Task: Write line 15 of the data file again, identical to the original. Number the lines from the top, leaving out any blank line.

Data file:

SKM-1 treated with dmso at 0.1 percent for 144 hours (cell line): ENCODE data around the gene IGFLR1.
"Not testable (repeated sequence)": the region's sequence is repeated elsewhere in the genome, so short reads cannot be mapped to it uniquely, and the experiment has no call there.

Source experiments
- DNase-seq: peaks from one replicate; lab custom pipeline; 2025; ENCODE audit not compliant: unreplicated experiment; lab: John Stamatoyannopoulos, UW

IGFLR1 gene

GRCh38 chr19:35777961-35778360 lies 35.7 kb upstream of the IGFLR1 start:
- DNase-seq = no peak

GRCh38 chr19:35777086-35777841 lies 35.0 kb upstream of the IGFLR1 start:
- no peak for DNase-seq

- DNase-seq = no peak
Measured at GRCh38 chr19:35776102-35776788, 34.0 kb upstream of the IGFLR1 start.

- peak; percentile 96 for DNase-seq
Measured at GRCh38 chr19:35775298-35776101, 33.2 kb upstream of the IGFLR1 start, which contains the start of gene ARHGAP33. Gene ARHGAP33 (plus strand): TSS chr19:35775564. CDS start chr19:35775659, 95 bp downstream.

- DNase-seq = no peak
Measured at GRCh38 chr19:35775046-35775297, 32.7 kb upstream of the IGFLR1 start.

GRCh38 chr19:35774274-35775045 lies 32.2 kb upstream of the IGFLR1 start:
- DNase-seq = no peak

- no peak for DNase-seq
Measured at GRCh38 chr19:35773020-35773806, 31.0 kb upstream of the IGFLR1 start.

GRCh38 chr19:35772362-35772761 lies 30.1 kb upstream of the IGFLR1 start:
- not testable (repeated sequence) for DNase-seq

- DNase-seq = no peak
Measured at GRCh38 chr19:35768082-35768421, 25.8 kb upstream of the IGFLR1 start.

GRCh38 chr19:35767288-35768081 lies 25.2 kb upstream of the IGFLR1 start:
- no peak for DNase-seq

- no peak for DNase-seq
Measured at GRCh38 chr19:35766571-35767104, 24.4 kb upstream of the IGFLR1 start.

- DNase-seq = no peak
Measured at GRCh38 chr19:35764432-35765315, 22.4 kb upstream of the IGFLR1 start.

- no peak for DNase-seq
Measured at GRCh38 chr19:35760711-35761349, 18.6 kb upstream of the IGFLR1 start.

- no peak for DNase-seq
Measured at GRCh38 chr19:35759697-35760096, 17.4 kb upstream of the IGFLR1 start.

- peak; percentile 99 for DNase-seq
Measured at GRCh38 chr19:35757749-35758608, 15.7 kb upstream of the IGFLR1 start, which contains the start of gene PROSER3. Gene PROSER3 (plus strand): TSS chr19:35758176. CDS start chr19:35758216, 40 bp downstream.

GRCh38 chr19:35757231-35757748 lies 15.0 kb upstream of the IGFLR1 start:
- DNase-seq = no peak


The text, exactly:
Measured at GRCh38 chr19:35775046-35775297, 32.7 kb upstream of the IGFLR1 start.